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Dear Gavin Williamson…

Posted by Sandra Wood on 07 August 2019

Open Letter to the New Secretary of State for Education

Dear Gavin Williamson,

Congratulations on your new post as Secretary of State for Education. It is a job which really is about nurturing the future of everyone in this country.

It may well be that in these ‘interesting times’, as the well-worn phrase has it, you might think that music education is not exactly top-of-the-in-tray important. However, it plays a significant role and there is a big to-do list building up. DCMS will be able to tell you the huge economic significance music has, UK Music values the core music industry contribution at £3.5bn and supporting 101,680 full time jobs. This simply cannot continue without educating a new workforce.

Of course, music’s impact is broader than a core economic role. There are well proven health and wellbeing effects. Targeted approaches like arts-on-prescription have shown a 37% drop in GP consultation rates, and a 27% reduction in hospital admissions, this represents a saving of £216 per patient. And for the sake of future communities we need to be educating not just the next Adeles, but also the next church choir leaders, the next music teachers, the next brass band leaders, the next pub venue programmers.

Here at More Music, we have a wealth of experience seeing the change music can make for young people. We work in schools, communities, we put on events and festivals, we train future music leaders and support the sector, we work with bodies like the Music Education Hubs and Education Partnerships. So from our experience, I have a few recommendations.

Space and Support for Music in Schools
More than anything, there needs to be a sea-change in support for music (and other creative subjects) in schools. Everyone in the field agrees that the pressure to demonstrate performance in the eBacc subjects has had a negative effect on music.
·     Find a new mechanism to support core skills and suspend the eBacc
·     Schools should not be able to receive ‘good’ or ‘outstanding’ unless they have a demonstrable commitment to music and other cultural subjects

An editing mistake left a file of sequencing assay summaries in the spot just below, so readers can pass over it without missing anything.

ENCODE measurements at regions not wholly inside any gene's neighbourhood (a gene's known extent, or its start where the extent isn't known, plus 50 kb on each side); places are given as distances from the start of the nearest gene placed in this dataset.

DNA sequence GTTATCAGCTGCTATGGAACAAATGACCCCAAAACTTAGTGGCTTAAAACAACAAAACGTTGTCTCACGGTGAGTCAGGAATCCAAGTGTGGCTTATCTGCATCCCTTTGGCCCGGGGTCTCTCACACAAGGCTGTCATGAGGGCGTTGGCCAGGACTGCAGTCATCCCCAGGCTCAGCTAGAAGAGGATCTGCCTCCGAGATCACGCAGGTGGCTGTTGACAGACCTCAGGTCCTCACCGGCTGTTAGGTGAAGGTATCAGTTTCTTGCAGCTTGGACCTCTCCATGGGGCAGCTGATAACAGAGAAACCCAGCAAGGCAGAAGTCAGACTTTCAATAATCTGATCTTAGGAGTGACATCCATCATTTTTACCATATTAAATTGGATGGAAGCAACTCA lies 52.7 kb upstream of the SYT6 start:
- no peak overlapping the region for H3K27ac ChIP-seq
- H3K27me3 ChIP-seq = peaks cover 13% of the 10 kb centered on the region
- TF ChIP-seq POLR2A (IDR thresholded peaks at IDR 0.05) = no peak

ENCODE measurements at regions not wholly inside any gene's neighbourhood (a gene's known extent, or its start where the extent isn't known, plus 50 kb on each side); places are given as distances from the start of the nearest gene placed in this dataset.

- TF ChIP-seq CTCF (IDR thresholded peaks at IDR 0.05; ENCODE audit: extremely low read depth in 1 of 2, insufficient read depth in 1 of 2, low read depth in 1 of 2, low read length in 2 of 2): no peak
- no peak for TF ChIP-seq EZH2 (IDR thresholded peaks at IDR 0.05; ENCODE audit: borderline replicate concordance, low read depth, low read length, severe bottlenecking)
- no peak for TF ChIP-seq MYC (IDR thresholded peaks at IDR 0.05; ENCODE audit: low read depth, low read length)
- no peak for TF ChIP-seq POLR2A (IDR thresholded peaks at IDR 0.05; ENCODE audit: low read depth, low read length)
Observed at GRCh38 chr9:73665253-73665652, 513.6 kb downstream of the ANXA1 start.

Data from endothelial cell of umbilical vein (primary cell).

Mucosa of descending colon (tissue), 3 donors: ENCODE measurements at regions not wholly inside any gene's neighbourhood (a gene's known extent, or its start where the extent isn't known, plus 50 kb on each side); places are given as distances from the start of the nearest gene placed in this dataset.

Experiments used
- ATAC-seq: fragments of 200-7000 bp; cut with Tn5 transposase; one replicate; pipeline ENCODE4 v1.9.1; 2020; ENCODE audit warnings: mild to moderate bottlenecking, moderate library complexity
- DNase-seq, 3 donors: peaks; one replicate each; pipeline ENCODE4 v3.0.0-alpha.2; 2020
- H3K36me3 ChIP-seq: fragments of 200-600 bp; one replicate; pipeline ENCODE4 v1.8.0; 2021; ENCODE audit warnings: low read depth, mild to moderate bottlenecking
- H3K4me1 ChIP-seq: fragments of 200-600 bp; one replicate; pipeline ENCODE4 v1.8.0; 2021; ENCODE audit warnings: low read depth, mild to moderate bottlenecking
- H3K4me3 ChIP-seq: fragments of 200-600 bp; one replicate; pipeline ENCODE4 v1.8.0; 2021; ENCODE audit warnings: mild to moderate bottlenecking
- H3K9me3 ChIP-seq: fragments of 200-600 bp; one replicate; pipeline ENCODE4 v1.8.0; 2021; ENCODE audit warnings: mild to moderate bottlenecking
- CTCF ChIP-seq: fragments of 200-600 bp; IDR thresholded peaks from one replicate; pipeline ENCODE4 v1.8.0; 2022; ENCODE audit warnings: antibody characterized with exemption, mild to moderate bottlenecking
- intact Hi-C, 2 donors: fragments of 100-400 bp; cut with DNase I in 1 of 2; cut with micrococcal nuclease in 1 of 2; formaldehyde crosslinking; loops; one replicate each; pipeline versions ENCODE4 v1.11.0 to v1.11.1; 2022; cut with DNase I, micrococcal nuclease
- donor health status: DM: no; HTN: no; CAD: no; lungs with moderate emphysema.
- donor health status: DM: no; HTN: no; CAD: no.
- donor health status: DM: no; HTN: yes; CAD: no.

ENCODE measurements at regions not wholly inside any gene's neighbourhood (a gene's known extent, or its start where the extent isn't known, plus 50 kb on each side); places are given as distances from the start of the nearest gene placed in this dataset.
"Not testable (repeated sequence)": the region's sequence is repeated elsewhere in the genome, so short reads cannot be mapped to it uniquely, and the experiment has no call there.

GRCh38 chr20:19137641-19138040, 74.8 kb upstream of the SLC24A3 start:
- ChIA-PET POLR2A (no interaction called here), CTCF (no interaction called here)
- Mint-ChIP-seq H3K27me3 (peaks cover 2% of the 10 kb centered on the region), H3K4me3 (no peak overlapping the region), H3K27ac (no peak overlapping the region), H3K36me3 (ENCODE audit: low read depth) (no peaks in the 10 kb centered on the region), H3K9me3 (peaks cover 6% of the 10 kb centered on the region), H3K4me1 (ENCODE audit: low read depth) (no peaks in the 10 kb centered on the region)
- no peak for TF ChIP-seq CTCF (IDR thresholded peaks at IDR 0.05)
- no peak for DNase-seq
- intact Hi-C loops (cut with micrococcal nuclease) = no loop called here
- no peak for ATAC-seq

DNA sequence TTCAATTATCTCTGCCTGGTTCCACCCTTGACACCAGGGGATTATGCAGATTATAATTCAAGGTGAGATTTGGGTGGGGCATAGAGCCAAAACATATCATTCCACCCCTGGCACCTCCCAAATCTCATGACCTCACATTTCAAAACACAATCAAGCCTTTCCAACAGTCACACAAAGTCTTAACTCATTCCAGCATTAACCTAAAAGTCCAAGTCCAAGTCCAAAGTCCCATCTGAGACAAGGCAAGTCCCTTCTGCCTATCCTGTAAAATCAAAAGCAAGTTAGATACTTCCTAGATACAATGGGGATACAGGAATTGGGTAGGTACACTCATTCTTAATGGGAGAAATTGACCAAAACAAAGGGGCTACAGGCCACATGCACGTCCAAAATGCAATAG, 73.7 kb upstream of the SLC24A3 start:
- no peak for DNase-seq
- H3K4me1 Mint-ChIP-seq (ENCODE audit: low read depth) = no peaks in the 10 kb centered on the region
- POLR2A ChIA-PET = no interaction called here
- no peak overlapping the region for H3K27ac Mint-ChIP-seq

National Plan for Music Education
The current National Plan for Music Education (NPME) extends until 2020, but there is still lack of clarity about what is to happen after 2020. There have been many successes and much good work, but from our point of view it should be more responsive to different areas’ needs.
·     Urgently set out a timetable of when the next NPME is to be consulted on and come in to force
·     Make a clear commitment to Music Education Hubs with a new 4 year agreement
·     Make the age scope of the next NPME 0-25
·     Strengthen the Music Education Hub (MEH) commitment to partnership – MEHs should demonstrate clear, embedded partnership working
·     Let MEHs be locally accountable for their NPME delivery, to demonstrate responsiveness to communities’ needs
·     Data collection by MEHs should be adequately qualitative as well as quantitative to reflect local accountability for NPME delivery

I am more than aware that resourcing and finance is a continued pressure. It would seem however that the new administration is taking a different view to the previous 2, and new sources of billions can be found.
·     Any widening of scope in the next NPME – e.g. expanding the age range- should be matched by robustly costed extra funding
·     The funding recommendations of the House of Commons Education Committee ‘A ten year plan for school and college funding’ (16/7/19) should be adopted, especially:
·     Urgently addressing funding for Further Education by increasing the base support to £970 million and rising in line with inflation
·     Increase SEND funding, address the £1.2 billion projected deficit and plan to age 25

Model Music Curriculum
The announcement that a new model music curriculum is to be drawn up has caused some controversy, not least in how the task was awarded to exam board ABRSM. It’s important to underline that, in of itself, a new curriculum can’t solve a fall off in those taking GCSE music if music teacher numbers continue to reduce too.
·     Reopen the Model Music Curriculum process
·     Make sure a wider range of partners are brought in to the advisory process
·     Clarify the relation of the Model Music Curriculum to the NPME

Listen To Young People
Above all, make sure that young people’s voices are heard in how we deliver music education. We hear a lot of bad news about young people. But if we take the time to listen and support them they can thrive. Which after all, is what education should be about.

All the best,
Loz Kaye – Artistic Director – More Music.

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